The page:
“The Department of Corrections recognizes the positive impact the program has had on many of its participants,” Alondra Gonzalez said of the Prison Arts Initiative. “With the contract coming to an end, the Department is using this time to take stock of its programming and assess the best opportunities going forward for the Department and its incarcerated population.”
It’s not just Inside Wire that ceased production. The Inside Report, a newspaper published by incarcerated people that was also part of the Prison Arts Initiative, is no longer publishing now that the contract between DU and CDOC expired. You can read the final issue here.
Stone told Rocky Mountain PBS that “programming is limited while DU PAI continues to seek other funded programming possibilities.” Asked which of the Prison Arts Intiative’s projects are still active and which ones are on pause, Stone replied “I am not sure and at this point I’m not able to provide any more details.”
Alondra Gonzalez said CDOC does not have “any DU PAI programming” anymore, but that the department still offers academic courses, career and technical education, faith programs and more.
DU Prison Arts Initiative officially launched in 2017. Its first production, “One Flew Over the Cuckoo’s Nest,” debuted in September of 2019 at the Sterling Correctional Facility. The show went on tour to nearby prisons and received coverage in The New York Times. Not long after, the Prison Arts Initiative launched The Inside Report. When the COVID-19 pandemic began in the spring of 2020 — which disproportionately affected incarcerated people — DU and the inmates pivoted to remote instruction.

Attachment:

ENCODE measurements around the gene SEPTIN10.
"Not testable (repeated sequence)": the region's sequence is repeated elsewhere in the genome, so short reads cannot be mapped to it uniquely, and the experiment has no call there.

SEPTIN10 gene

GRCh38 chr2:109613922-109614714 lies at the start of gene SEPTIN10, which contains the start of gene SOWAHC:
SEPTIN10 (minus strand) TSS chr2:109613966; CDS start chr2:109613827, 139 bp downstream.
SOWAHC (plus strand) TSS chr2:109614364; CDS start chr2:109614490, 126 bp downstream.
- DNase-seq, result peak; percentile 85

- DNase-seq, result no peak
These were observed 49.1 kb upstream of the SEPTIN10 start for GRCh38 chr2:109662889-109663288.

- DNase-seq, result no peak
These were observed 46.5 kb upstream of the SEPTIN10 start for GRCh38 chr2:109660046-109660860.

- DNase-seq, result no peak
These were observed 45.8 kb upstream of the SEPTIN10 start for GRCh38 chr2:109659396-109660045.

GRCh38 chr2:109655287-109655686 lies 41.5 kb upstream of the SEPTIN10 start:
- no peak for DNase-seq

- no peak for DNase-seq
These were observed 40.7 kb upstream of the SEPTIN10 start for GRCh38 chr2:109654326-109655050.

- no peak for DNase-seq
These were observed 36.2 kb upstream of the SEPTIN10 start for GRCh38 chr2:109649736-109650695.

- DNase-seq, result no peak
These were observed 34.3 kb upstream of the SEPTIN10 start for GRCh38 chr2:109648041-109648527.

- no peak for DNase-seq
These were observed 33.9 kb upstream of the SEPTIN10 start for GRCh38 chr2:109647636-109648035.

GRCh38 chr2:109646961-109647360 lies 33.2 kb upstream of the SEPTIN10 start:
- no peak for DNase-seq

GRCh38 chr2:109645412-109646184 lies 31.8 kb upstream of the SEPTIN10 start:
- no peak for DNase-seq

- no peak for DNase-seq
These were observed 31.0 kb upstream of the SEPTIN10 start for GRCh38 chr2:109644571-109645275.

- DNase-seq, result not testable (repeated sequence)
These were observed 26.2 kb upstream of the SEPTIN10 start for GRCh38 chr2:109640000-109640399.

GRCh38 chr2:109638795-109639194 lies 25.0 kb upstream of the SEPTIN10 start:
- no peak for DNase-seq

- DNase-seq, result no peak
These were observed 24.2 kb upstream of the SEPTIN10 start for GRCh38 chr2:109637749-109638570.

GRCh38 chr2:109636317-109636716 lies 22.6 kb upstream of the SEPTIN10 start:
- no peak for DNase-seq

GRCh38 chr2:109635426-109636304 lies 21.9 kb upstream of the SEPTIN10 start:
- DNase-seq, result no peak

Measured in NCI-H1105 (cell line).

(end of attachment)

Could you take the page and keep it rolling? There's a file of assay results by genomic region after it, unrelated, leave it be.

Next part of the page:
Research shows that prison arts programs are undeniably beneficial for incarcerated people. A study from the University of Florida found that “expressive therapy and art education reduces violence within the prison system as well as decreases parolees’ recidivism.”
Another study published in the Justice Policy Journal identified a “very strong correlation between arts education and self-confidence, motivation to pursue other educational and vocational programs, and self-discipline to manage time more efficiently and effectively.”
When Inside Wire began production, CDOC and the University of Denver were eager to make hosts and producers like Cynthia Gonzalez available to the press, leading to national coverage in outlets like NPR, CBS News and NBC News. With Inside Wire now inactive, however, CDOC declined multiple requests from Rocky Mountain PBS to interview Cynthia Gonzalez for a follow-up.
“We recognize the positive impact the program has had on many of its participants and the impacts of the contract coming to an end,” Alondra Gonzalez said in an email, repeating language used in the previous statement. “Unfortunately, I still wouldn’t be able to accommodate a follow-up interview with Ms. Gonzalez.”
The Prison Arts Initiative encourages people who are interested in receiving updates on the future of Inside Wire to fill out this contact form.
If you have information on the end of Inside Wire that you would like to share with Rocky Mountain PBS, please email firstname.lastname@example.org.
Kyle Cooke is the digital media manager at Rocky Mountain PBS. You can reach him at email@example.com.